Avian influenza (AI) outbreaks throughout the Asian countries and the European Union will play an important role in the U.S. poultry trade. According to USDA, the egg export forecast has increased in 30 million doz. eggs following an AI outbreak in South Korea.
The dissemination of recombinant highly pathogenic AI strains by migratory birds will alter trade patterns that affect the outlook for Asia, Europe and Africa. Even with strains such as H5N8 possibly being eradicated in the EU and H5N6 being controlled in a few more months in South Korea and Japan, there will be potential re-introduction of other strains.
The dissemination of AI, and its endemic situation in wild birds, can have a long-term impact on global market conditions. AI creates business risks to companies, which then must adjust their business model, paying high attention to biosecurity and close involvement with local government.
The 2016 harvest is projected to break records in yield and total production, according to USDA's "World Agricultural Supply & Demand Estimates" report.
In the U.S., the average corn yield of 11,000 metric tons per hectare (175.3 bu. per acre) on about 35.1 million hectares (86.8 million acres) harvested will translate into an estimated crop of 386.8 mmt (15,226 million bu.), which would be the largest U.S. corn crop on record.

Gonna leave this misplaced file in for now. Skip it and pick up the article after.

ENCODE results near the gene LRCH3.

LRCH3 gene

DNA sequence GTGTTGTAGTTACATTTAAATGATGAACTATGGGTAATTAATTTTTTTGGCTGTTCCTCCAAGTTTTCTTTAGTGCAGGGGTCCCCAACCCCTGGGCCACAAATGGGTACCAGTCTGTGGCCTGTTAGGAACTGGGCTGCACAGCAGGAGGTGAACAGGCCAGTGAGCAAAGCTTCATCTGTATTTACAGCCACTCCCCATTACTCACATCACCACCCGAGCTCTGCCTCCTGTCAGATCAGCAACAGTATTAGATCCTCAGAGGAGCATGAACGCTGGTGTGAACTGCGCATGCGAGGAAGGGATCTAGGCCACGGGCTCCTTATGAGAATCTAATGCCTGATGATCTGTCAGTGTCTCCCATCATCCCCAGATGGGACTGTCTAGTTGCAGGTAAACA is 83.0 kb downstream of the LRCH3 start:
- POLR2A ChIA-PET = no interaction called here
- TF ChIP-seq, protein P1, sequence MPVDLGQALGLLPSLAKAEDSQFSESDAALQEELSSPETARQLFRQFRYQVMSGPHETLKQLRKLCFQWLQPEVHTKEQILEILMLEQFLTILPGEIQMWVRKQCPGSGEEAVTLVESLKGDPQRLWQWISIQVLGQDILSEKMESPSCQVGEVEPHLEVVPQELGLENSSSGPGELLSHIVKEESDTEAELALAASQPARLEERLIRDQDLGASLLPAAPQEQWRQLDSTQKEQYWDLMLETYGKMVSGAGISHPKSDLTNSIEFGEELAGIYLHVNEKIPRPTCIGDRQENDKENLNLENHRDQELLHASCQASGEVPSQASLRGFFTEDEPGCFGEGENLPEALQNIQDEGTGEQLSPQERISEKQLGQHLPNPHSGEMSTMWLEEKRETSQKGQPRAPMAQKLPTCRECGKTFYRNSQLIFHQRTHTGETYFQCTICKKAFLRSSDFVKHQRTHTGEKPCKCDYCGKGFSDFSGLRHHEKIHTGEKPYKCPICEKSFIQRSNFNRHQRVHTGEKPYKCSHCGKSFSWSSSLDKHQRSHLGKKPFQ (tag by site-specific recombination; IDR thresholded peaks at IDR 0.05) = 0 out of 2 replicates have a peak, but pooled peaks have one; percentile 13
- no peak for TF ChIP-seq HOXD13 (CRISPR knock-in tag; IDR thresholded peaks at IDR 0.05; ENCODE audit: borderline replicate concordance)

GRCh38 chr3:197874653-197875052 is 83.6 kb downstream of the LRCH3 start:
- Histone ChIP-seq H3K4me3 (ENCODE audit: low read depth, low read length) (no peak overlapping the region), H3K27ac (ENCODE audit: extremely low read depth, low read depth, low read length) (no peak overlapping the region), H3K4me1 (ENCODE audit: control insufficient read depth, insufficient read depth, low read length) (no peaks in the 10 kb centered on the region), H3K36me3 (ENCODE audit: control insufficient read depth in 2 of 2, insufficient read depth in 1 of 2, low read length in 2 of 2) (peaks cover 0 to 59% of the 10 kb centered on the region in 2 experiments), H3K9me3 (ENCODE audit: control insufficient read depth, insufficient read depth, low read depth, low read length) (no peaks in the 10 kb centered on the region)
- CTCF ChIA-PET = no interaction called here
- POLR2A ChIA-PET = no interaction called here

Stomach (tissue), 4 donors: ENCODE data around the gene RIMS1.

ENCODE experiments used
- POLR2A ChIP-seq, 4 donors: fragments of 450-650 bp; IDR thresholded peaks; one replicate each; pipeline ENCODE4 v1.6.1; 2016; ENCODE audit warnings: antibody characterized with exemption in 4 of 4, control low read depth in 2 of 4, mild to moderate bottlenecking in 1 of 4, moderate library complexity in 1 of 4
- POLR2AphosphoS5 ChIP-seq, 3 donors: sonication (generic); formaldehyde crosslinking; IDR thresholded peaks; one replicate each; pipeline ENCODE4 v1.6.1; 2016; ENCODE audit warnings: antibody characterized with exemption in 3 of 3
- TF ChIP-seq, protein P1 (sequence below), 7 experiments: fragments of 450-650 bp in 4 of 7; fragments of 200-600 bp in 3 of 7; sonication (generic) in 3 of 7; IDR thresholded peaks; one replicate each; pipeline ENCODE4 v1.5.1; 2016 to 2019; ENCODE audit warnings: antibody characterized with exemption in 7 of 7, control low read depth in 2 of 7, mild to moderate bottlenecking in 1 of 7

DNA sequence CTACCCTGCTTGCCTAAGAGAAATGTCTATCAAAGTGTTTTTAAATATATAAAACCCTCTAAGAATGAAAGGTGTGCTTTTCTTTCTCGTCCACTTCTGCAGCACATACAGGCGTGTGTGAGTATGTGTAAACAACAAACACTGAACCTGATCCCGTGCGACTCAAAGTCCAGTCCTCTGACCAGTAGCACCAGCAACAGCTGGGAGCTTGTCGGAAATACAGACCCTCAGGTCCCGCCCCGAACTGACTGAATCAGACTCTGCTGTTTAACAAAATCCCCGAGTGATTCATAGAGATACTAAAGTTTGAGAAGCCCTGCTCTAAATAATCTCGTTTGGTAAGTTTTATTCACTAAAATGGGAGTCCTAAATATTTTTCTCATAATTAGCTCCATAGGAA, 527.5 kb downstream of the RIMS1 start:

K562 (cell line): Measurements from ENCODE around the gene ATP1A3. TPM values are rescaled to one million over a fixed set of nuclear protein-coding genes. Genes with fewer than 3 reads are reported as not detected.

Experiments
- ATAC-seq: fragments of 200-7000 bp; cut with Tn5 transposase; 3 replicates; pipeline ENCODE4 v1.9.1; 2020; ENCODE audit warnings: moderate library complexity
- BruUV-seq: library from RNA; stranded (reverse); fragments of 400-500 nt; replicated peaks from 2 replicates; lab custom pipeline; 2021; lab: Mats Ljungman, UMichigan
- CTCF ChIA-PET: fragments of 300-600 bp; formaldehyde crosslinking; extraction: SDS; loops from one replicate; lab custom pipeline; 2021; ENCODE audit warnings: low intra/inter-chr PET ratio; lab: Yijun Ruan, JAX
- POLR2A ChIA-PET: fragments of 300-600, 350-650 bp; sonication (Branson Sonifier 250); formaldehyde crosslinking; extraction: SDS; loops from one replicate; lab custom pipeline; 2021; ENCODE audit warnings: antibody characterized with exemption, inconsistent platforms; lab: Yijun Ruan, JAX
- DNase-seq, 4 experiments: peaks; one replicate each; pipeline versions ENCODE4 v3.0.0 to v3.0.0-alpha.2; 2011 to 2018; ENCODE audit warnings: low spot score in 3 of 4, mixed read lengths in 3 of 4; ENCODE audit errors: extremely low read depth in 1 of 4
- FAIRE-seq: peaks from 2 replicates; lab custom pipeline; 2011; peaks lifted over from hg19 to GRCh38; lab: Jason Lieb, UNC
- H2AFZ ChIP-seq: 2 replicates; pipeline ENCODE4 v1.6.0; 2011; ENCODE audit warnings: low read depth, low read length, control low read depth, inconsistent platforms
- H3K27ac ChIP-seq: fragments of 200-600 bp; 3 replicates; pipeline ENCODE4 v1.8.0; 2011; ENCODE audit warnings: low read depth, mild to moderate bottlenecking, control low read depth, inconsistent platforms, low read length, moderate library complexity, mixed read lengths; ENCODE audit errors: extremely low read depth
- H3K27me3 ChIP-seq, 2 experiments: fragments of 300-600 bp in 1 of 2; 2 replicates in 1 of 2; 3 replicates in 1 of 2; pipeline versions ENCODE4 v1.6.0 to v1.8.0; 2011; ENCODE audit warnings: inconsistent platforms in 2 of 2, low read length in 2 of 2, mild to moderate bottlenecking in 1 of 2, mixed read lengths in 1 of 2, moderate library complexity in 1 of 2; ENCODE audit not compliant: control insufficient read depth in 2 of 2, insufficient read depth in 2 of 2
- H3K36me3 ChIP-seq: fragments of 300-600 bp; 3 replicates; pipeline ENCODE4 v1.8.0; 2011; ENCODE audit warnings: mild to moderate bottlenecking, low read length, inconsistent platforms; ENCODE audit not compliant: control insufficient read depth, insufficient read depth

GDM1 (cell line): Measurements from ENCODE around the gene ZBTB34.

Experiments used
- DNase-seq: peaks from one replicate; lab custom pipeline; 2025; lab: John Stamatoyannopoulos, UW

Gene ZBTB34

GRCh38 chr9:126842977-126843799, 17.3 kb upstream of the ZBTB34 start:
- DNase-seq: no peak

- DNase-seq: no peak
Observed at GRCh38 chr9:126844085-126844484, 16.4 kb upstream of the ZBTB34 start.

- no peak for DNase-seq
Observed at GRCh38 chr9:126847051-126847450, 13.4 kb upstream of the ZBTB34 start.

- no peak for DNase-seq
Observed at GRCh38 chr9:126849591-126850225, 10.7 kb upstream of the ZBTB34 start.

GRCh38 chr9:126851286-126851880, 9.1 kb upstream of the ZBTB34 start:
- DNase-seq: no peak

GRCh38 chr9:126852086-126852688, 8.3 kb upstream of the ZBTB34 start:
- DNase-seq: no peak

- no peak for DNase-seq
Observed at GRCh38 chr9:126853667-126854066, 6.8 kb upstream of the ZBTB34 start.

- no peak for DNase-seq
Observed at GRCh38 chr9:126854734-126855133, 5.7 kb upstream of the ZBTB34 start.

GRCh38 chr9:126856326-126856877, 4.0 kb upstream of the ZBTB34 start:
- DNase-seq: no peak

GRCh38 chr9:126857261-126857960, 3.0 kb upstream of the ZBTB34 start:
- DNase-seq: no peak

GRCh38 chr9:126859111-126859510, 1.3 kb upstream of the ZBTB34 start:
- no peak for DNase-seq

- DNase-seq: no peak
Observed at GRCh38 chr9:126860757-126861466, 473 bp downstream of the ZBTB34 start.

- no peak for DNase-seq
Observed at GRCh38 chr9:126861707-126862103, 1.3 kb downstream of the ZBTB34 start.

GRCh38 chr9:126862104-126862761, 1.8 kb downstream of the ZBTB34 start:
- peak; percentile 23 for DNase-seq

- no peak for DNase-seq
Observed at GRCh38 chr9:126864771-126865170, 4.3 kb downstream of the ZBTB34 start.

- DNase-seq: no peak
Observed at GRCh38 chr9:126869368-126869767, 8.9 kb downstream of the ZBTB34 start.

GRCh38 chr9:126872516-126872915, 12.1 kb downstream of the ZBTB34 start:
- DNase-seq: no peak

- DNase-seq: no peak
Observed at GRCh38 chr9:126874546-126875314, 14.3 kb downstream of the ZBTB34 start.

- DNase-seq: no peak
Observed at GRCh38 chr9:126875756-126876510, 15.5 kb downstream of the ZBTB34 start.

Argentina and Brazil also are following a strong trend and should reach record numbers in corn production due the prospect of favorable returns and good weather conditions. Brazil is estimating a harvest of 215 million tons of grains, with more than 108 million tons of that for soybeans, which means an 8.7% increase in production compared to last year. Argentina, even with recent reports of floods, is estimating 36 million tons of corn and 55 million tons of soybeans.
The elevated production numbers, combined with China’s high stocks, will pressure commodity prices in the national and global markets. Overall prices should be maintained at close to the current $3.58/bu. for corn and $10.32/bu. for soybeans.
Nutriad delivers products and services to more than 80 countries through a network of sales offices and distributors. These are supported by four application laboratories and five manufacturing facilities on three continents.